Internet Explorer gets more secure -- will start blocking outdated ActiveX controls


In the technology world, it is fashionable to bash Internet Explorer. There is that old joke that people only open IE once -- to download Chrome or Firefox. To some extent, that is true; however, Microsoft's web browser has been improving leaps and bounds. When I am on Windows, I enjoy using version eleven very much.

Unfortunately, the reason Internet Explorer got a bad reputation with some tech nerds, is that it was more susceptible to malware than other browsers. There was truth to this and I experienced it first-hand, when fixing and cleaning the computers of friends and family. Today, Microsoft announces that Internet Explorer is getting more secure by blocking outdated ActiveX controls.


"Starting August 12th Internet Explorer will block out-of-date ActiveX controls. ActiveX controls are small apps that let Web sites provide content, like videos and games, and let you interact with content like toolbars. Unfortunately, because many ActiveX controls aren't automatically updated, they can become outdated as new versions are released. It's very important that you keep your ActiveX controls up-to-date because malicious or compromised Web pages can target security flaws in outdated controls to collect information, install dangerous software, or by let someone else control your computer remotely", says Microsoft.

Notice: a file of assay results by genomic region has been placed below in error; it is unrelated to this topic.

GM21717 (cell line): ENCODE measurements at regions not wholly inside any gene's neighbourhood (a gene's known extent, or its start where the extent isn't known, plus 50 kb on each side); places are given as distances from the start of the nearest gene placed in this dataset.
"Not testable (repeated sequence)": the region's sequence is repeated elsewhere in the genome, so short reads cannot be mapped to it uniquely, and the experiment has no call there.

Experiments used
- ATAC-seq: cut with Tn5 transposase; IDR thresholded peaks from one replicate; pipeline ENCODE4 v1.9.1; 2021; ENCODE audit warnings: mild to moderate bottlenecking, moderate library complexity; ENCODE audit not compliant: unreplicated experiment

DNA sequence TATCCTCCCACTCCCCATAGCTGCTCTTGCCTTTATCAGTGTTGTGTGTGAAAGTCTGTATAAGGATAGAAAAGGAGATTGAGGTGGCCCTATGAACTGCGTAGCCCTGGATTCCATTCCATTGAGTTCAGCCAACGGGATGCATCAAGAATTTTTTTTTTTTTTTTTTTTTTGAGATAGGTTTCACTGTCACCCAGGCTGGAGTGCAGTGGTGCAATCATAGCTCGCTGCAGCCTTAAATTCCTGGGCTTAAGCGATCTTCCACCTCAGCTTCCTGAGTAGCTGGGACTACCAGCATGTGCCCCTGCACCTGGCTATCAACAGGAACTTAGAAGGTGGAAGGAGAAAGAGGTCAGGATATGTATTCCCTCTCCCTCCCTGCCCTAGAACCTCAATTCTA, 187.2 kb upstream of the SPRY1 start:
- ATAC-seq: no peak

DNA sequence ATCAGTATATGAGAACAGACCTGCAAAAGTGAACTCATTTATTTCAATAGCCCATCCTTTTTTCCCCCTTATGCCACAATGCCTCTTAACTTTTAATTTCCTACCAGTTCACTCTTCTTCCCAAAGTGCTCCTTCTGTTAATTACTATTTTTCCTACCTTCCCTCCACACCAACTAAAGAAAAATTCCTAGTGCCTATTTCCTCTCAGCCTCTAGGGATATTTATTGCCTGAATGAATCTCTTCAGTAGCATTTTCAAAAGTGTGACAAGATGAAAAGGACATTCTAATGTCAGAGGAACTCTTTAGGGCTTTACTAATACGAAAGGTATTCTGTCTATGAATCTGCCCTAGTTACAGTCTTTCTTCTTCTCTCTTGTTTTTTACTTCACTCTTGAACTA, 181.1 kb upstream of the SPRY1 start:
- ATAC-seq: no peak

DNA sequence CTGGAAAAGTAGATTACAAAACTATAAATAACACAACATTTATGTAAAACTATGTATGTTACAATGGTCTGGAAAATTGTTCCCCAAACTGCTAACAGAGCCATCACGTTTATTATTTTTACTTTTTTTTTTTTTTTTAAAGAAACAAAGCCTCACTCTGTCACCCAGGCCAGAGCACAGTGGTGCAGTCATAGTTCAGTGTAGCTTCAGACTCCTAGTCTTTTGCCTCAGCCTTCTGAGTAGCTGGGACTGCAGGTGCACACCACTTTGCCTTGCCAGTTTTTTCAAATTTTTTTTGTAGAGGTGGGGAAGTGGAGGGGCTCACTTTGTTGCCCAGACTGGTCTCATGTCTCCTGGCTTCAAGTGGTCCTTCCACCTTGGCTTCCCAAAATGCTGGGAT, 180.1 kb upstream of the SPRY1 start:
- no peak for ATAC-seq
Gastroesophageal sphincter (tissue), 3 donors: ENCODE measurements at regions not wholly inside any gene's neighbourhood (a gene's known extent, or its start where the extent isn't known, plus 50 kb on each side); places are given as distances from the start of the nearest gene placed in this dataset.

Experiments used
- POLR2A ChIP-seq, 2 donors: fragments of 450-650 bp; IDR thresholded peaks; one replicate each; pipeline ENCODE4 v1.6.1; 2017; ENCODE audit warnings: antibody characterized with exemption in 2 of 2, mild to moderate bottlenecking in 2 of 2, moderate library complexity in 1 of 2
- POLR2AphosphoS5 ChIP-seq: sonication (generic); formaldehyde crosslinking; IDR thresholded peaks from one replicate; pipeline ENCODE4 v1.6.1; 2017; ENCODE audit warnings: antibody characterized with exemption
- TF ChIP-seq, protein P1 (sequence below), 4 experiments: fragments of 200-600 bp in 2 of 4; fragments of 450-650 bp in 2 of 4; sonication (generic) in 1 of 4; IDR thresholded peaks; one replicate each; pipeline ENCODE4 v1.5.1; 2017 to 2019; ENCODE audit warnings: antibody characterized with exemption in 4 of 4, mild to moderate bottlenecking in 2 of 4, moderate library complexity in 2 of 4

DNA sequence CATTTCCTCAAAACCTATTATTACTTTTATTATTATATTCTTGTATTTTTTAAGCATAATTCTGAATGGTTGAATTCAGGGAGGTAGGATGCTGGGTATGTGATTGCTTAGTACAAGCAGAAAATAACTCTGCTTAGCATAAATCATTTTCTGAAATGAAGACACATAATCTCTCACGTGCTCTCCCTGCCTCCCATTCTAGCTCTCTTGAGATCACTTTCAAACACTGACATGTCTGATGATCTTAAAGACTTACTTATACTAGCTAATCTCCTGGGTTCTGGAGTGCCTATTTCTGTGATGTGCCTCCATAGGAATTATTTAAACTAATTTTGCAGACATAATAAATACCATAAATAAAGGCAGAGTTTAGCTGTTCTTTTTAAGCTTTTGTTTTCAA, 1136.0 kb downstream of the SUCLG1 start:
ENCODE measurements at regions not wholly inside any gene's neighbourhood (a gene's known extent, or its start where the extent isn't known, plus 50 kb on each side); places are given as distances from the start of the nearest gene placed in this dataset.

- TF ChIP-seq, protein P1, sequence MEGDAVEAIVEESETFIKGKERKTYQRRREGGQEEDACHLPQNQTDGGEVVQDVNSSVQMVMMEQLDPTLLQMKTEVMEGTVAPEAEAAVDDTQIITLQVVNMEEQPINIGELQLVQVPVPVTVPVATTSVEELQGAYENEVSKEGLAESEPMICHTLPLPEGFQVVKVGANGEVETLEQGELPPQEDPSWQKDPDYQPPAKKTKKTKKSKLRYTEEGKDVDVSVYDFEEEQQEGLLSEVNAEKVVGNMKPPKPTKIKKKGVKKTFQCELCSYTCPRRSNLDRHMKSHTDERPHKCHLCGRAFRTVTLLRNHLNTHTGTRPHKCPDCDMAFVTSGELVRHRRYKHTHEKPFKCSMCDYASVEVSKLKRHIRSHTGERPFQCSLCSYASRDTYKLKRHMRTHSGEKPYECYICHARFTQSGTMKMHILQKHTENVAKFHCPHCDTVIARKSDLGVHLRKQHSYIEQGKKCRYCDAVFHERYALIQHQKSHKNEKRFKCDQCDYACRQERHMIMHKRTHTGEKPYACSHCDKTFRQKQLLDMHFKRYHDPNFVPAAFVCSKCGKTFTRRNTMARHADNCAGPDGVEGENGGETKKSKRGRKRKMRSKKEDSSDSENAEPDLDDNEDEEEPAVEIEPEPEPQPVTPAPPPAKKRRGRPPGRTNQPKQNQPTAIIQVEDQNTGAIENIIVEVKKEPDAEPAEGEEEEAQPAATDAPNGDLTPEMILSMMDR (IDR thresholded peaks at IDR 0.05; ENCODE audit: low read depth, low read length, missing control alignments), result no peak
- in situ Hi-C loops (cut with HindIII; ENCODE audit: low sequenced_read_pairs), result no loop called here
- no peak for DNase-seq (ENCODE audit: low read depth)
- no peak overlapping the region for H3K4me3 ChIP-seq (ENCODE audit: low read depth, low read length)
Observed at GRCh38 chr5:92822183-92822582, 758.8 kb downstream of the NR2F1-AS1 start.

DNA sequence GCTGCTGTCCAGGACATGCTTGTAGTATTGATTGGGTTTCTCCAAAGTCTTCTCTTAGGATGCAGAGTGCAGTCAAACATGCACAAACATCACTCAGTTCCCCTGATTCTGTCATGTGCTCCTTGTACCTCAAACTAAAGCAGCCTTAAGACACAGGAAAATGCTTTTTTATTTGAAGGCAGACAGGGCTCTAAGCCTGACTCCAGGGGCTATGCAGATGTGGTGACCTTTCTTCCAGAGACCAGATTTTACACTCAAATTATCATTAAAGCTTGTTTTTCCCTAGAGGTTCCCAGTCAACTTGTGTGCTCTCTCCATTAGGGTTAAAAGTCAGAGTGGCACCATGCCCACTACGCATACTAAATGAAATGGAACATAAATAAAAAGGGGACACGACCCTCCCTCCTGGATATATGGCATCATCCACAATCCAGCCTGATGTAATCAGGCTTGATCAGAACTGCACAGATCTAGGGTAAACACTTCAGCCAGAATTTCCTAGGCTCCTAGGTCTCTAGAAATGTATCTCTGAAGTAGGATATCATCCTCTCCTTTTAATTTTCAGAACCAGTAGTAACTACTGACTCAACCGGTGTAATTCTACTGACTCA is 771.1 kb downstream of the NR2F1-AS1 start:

The company further explains, "Internet Explorer uses a Microsoft-hosted file, versionlist.xml, to determine whether an ActiveX control should be stopped from loading. This file is updated with newly-discovered out-of-date ActiveX controls, which Internet Explorer automatically downloads to your local copy of the file. We are initially flagging older versions of Java, but over time will add other outdated ActiveX controls to the list".

You can see an example of the alert below:


Microsoft lists the following aspects of the blocking:

  • Know when Internet Explorer prevents a Web page from loading common, but outdated, ActiveX controls.
  • Interact with other parts of the Web page that aren’t affected by the outdated control.
  • Update the outdated control, so that it’s up-to-date and safer to use.
  • Inventory the ActiveX controls your organization is using.

This is a brilliant move by Microsoft that only helps to protect its users. While it is probably not enough to sway Chrome and Firefox users to start using Internet Explorer, it definitely helps to improve the browser's image. This forward-thinking regarding security makes me excited for Internet Explorer 12 and I cannot wait for its release.

Image Credit: 9nong / Shutterstock

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